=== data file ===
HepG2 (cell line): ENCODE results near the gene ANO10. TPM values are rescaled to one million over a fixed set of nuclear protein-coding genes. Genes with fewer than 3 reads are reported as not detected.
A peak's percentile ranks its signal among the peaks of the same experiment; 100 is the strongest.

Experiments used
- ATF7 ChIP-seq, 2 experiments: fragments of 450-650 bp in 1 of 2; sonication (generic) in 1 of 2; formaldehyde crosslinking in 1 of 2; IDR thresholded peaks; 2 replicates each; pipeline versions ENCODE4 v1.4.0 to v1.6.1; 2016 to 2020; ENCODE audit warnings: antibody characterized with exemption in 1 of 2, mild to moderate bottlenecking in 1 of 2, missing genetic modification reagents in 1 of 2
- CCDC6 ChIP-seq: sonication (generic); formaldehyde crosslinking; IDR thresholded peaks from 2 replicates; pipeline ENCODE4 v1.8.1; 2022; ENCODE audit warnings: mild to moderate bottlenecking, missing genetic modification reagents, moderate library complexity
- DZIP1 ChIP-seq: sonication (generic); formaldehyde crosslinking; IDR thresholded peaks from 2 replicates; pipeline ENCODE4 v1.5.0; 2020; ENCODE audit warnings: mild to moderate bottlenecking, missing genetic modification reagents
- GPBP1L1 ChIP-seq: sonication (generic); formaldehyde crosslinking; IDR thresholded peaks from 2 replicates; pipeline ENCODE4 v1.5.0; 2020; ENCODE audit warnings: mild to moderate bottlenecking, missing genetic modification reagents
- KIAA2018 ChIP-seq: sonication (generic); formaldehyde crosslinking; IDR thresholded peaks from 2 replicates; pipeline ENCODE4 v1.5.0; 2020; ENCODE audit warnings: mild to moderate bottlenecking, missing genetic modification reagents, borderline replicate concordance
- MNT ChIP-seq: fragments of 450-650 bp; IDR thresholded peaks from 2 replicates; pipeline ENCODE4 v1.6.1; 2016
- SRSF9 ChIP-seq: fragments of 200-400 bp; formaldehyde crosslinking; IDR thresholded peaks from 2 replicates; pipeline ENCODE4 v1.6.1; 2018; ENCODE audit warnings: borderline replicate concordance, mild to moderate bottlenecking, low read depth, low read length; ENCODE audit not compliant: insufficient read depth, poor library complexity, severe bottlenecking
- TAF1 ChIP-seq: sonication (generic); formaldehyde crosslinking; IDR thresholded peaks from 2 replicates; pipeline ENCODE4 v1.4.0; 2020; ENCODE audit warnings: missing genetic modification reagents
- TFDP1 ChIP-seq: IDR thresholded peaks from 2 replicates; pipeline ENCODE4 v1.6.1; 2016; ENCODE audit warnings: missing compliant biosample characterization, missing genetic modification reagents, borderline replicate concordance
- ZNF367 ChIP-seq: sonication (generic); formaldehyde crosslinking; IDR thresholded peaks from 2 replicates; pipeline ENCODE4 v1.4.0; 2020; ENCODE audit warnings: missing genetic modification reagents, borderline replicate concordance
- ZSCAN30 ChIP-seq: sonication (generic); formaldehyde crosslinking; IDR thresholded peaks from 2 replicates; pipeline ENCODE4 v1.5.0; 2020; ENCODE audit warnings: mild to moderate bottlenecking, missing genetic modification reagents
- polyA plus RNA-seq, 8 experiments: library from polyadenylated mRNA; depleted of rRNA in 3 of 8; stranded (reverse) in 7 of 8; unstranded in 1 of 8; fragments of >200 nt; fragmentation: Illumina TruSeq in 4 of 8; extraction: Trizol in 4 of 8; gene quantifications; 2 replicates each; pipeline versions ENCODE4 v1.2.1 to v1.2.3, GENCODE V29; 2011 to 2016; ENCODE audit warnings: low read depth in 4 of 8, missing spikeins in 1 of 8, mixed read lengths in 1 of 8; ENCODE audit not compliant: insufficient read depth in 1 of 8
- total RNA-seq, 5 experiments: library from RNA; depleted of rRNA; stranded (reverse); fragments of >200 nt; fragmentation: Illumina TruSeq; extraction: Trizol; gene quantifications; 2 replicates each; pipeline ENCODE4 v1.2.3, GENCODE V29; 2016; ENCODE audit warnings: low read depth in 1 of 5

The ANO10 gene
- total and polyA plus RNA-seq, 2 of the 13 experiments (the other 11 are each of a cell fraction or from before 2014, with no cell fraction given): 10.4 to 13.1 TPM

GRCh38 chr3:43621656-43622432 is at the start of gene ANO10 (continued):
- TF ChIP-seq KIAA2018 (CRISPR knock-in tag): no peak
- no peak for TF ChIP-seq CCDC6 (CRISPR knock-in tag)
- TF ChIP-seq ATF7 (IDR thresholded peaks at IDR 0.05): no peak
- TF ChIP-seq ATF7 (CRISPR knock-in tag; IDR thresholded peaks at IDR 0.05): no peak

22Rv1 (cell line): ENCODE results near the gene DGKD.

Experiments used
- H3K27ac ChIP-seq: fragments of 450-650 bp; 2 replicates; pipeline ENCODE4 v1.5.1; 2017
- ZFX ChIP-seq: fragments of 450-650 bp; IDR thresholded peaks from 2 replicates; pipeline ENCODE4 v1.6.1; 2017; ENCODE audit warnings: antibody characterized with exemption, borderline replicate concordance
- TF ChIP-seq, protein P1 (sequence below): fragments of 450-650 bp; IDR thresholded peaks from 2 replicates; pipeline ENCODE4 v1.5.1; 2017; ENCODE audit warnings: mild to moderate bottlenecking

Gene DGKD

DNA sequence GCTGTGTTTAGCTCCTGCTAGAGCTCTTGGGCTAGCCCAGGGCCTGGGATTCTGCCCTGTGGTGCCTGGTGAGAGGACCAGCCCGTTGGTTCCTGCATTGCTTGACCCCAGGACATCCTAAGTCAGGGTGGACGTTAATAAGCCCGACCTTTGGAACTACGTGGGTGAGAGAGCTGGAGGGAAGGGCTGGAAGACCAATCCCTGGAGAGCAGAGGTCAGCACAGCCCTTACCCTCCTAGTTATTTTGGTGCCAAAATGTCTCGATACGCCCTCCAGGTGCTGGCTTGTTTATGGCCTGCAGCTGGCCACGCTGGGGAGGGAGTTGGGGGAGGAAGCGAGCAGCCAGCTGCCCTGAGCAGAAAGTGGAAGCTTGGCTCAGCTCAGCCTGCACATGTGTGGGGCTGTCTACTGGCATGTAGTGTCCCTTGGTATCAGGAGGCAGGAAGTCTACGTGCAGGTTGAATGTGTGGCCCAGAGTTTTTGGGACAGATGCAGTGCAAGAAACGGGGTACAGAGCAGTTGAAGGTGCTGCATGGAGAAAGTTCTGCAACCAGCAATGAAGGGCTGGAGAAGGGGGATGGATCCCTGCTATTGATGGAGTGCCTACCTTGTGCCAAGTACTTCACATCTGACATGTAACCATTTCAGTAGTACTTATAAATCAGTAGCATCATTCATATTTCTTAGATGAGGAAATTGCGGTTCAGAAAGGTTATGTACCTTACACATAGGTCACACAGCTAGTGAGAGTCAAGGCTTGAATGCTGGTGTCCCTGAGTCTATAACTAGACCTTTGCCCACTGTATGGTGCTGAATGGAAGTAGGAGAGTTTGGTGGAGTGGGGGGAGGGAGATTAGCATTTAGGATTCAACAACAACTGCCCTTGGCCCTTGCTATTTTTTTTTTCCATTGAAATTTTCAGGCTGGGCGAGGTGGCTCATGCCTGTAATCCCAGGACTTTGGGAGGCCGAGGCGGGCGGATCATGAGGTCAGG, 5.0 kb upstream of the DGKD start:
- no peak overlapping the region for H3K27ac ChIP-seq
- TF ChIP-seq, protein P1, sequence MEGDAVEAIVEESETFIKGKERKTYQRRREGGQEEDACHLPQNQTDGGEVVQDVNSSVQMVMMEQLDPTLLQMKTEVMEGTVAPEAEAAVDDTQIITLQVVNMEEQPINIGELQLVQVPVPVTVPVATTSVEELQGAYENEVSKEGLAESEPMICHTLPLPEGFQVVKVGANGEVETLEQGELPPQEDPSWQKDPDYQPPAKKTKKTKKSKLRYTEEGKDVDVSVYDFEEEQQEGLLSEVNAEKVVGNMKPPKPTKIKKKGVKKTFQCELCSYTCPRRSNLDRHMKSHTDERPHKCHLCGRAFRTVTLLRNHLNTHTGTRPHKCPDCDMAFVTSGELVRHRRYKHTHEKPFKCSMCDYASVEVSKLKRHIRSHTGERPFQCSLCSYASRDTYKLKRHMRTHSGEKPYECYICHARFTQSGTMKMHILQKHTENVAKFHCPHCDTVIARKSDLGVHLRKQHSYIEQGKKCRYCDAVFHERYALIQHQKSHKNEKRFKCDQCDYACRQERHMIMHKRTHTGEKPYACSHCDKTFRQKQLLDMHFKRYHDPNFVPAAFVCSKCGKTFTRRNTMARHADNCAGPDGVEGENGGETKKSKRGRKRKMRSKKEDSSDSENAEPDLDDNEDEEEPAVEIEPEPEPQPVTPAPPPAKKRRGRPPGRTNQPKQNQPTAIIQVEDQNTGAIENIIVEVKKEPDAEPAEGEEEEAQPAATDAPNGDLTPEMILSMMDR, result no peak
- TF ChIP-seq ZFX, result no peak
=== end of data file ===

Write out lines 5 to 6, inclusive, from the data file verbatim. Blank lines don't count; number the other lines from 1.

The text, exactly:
- CCDC6 ChIP-seq: sonication (generic); formaldehyde crosslinking; IDR thresholded peaks from 2 replicates; pipeline ENCODE4 v1.8.1; 2022; ENCODE audit warnings: mild to moderate bottlenecking, missing genetic modification reagents, moderate library complexity
- DZIP1 ChIP-seq: sonication (generic); formaldehyde crosslinking; IDR thresholded peaks from 2 replicates; pipeline ENCODE4 v1.5.0; 2020; ENCODE audit warnings: mild to moderate bottlenecking, missing genetic modification reagents